Etched deep in our DNA there is an unquenchable thirst for discovery, a desire to find what’s next, to see what is over that high hill. We do not shy from the hidden, we seek it out with reckless abandon.
The knowledge of something obscured from plain view tugs at our inner Indiana Jones or Lady Hester Stanhope. It becomes an itch that we can only scratch by strapping on our boots and finding the damn thing. This is especially true when it comes to something we already love — which helps explain why, when I heard about De Steeg, Denver’s “hidden” brewery, I couldn’t put on my whip and fedora fast enough.
You don’t need a treasure map to find the place. There’s no secret knock you have to execute once you approach the door, no password or odd handshake. Really, De Steeg isn’t so much hidden as it is oddly placed — tucked away in a back alley of the Sunnyside/Berkeley/Highlands neighborhood of Denver, just off the popular Tennyson street drag.
But the extra effort needed, however small it may be, makes finding the place a more rewarding experience. It’s not a four-mile trek through the farmlands of Belgium, but there is a sense of discovery and accomplishment that comes over you the first time you spot the joint.
The “hidden” aspect of De Steeg was never an intention, just a product of circumstance. Owner Craig Rothgery wanted a location that was in Denver proper, and this space allows him to be in one of the city’s fastest-growing neighborhoods for much less than a traditional building.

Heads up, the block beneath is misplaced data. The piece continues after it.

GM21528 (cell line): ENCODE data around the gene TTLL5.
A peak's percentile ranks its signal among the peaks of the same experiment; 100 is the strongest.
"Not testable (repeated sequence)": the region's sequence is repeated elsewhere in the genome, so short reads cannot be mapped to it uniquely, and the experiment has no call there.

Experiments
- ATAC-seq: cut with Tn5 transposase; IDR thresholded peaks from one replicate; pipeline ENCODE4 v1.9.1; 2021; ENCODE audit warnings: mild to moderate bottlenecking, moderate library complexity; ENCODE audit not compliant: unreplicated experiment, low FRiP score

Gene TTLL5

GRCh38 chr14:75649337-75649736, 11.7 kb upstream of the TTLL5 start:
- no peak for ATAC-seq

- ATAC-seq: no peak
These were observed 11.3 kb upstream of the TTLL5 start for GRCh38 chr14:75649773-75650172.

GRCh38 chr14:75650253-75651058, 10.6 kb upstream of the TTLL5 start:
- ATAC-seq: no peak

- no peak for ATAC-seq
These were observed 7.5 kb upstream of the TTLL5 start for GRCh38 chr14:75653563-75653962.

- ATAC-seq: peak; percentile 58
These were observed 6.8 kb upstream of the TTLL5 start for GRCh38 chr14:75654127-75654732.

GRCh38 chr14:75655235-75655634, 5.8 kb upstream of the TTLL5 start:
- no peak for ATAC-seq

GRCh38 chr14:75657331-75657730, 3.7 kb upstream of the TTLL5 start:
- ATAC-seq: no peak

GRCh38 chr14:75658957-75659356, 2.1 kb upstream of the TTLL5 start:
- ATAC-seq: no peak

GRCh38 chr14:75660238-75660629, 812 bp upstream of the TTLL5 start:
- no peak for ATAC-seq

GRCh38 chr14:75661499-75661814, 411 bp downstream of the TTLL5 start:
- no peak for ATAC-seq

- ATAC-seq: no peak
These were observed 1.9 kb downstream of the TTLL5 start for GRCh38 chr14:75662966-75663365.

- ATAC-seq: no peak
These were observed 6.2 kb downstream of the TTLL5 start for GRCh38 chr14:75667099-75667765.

“People think it’s kind of fun, but it’s also kept my rent down,” Rothgery tells me. “They love that it’s kind of difficult to find; it’s a secret.”
De Steeg’s beers are fitting of a brewery that’s off the beaten path. Rothgery’s love of Belgian-style beers and his fascination with Belgian yeast strains are apparent, as is his desire to make beers that aren’t your typical nondescript IPAs, pale ales, and stouts. There are oak-aged tripels and quadrupels and saisons. His multiple experiments with wine grapes have produced, to name a few, the wonderful Sangiovese Pale Ale, a petite syrah quadrupel, and a Gewurtzaminer ale — classified as a “specialty grain beer.”
“I’m always surprised by how many places open up and they have pales, ambers, browns, stouts and IPAs and the stuff that everyone else is doing,” Rothgery says. “It’s good, and I’m not knocking other styles, but I’d think people would want more variety. That’s what I try to make here.”
Discovery breeds a sense of ownership. Even though anyone can find De Steeg, you get the feeling that it’s your place. You took the time to walk down the alley and search for the chalice logo protruding from the wall. You gave into your sense of adventure, and so you were rewarded accordingly.